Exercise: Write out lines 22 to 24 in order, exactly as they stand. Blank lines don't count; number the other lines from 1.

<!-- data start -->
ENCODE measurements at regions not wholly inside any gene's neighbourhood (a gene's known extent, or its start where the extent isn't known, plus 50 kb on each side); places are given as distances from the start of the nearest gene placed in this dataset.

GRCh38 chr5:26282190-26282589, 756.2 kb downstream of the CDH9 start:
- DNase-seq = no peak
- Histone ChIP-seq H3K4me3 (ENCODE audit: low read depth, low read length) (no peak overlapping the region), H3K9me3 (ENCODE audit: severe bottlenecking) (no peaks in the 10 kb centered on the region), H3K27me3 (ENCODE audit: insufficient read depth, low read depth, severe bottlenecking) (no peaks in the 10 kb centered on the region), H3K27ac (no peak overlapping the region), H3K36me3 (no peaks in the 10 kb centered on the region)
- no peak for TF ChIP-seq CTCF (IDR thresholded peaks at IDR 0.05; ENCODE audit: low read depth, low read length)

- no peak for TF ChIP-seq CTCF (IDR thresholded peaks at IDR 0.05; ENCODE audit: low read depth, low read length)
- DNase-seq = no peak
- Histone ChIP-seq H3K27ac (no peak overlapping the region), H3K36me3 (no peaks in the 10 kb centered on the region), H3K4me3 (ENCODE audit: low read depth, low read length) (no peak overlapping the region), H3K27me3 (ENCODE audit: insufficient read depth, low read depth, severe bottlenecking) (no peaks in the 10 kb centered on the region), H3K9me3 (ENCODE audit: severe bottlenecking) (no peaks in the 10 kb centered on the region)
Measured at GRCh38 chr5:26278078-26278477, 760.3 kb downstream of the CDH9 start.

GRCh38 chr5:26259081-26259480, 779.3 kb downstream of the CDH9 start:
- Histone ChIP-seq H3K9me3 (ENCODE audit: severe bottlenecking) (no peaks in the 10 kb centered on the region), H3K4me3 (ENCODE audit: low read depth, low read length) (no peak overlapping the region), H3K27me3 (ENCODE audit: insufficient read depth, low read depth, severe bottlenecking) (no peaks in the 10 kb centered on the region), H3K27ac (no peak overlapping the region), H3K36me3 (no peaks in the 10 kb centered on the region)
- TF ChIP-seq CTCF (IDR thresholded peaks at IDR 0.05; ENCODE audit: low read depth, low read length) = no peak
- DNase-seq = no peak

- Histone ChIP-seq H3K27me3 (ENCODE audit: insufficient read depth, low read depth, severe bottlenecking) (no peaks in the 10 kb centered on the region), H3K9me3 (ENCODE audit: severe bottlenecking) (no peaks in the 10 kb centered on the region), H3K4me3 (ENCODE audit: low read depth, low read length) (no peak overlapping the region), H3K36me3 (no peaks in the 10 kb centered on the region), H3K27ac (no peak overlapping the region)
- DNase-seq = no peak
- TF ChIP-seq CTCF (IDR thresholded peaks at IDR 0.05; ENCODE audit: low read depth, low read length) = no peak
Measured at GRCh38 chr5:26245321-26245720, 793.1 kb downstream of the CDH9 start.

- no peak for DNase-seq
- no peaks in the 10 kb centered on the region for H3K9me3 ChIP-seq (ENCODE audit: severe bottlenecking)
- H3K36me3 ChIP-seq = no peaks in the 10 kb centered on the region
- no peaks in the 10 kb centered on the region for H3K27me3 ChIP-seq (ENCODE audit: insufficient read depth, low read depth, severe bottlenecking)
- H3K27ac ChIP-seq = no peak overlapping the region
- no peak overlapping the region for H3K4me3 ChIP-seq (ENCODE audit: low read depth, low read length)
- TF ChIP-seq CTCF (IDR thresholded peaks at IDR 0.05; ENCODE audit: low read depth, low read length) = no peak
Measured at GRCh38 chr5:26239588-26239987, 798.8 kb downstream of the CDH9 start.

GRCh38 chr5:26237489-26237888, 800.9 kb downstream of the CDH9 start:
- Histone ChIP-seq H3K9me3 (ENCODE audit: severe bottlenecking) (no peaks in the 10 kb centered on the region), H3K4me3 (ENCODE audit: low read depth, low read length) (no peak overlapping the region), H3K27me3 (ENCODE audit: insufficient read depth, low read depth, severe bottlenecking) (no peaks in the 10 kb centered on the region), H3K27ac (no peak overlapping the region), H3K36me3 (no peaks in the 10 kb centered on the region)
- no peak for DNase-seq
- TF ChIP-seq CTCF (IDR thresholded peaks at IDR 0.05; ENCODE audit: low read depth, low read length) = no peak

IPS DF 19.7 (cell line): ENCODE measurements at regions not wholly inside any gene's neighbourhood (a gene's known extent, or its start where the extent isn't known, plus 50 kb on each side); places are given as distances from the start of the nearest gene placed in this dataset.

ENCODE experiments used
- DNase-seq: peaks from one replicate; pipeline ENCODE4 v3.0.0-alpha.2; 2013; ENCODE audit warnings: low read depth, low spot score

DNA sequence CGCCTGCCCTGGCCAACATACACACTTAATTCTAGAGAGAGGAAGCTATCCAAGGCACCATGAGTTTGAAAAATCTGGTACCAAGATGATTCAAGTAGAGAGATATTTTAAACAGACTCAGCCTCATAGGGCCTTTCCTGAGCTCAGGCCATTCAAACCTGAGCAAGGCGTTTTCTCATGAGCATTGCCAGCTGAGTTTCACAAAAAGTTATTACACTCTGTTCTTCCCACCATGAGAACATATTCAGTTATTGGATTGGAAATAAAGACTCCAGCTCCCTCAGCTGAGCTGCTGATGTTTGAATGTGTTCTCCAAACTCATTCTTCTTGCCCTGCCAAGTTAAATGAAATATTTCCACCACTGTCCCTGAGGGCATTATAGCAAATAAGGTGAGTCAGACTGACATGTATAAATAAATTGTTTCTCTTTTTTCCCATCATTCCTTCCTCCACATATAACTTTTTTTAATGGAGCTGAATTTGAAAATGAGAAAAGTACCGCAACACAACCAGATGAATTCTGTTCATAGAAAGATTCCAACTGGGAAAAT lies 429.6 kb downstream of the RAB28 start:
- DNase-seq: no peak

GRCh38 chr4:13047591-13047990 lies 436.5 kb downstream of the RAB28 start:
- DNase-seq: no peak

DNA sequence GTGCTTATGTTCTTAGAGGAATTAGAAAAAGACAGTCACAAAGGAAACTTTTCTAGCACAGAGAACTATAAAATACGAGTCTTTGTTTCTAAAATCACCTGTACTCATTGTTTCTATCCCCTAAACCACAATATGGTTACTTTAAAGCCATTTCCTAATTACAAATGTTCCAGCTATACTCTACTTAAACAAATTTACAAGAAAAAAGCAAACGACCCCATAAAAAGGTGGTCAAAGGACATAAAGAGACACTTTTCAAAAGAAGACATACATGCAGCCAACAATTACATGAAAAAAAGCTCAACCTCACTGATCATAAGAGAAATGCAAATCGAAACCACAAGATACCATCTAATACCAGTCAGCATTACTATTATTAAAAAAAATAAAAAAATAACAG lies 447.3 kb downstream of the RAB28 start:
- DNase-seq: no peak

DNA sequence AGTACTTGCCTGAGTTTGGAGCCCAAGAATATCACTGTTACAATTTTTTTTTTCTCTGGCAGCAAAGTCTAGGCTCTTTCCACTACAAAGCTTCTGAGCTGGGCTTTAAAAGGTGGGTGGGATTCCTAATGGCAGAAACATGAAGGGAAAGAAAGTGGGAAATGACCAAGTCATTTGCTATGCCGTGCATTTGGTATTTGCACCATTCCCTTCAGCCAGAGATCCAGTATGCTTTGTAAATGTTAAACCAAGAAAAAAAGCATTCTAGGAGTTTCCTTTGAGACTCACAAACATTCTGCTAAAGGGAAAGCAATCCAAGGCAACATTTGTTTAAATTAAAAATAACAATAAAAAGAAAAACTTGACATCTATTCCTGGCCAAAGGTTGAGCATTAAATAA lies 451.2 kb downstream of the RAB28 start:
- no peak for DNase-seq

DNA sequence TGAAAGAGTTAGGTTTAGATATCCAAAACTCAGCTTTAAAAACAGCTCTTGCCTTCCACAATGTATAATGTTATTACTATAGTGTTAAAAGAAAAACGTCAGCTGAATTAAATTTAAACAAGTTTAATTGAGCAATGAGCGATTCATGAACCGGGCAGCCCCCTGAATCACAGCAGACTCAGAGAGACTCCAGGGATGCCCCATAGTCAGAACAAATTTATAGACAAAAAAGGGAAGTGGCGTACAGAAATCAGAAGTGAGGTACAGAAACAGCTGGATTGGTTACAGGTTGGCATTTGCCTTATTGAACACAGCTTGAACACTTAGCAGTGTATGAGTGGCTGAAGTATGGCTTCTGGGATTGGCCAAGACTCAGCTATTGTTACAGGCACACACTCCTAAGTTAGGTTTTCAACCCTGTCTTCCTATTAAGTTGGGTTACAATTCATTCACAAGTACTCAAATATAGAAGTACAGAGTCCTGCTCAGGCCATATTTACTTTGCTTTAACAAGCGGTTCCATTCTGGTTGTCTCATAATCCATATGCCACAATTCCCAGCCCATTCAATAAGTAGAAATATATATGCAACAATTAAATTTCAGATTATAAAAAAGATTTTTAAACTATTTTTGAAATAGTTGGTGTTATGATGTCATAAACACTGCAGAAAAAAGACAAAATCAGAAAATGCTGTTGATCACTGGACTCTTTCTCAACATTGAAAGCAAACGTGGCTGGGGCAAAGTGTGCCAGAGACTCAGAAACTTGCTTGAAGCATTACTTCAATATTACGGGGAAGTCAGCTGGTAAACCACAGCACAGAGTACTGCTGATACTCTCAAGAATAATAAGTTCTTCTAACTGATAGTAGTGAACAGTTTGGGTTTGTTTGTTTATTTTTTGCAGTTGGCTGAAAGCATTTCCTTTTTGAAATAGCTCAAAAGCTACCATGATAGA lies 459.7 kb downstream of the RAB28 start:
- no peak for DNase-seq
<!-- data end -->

- H3K27ac ChIP-seq = no peak overlapping the region
- no peak overlapping the region for H3K4me3 ChIP-seq (ENCODE audit: low read depth, low read length)
- TF ChIP-seq CTCF (IDR thresholded peaks at IDR 0.05; ENCODE audit: low read depth, low read length) = no peak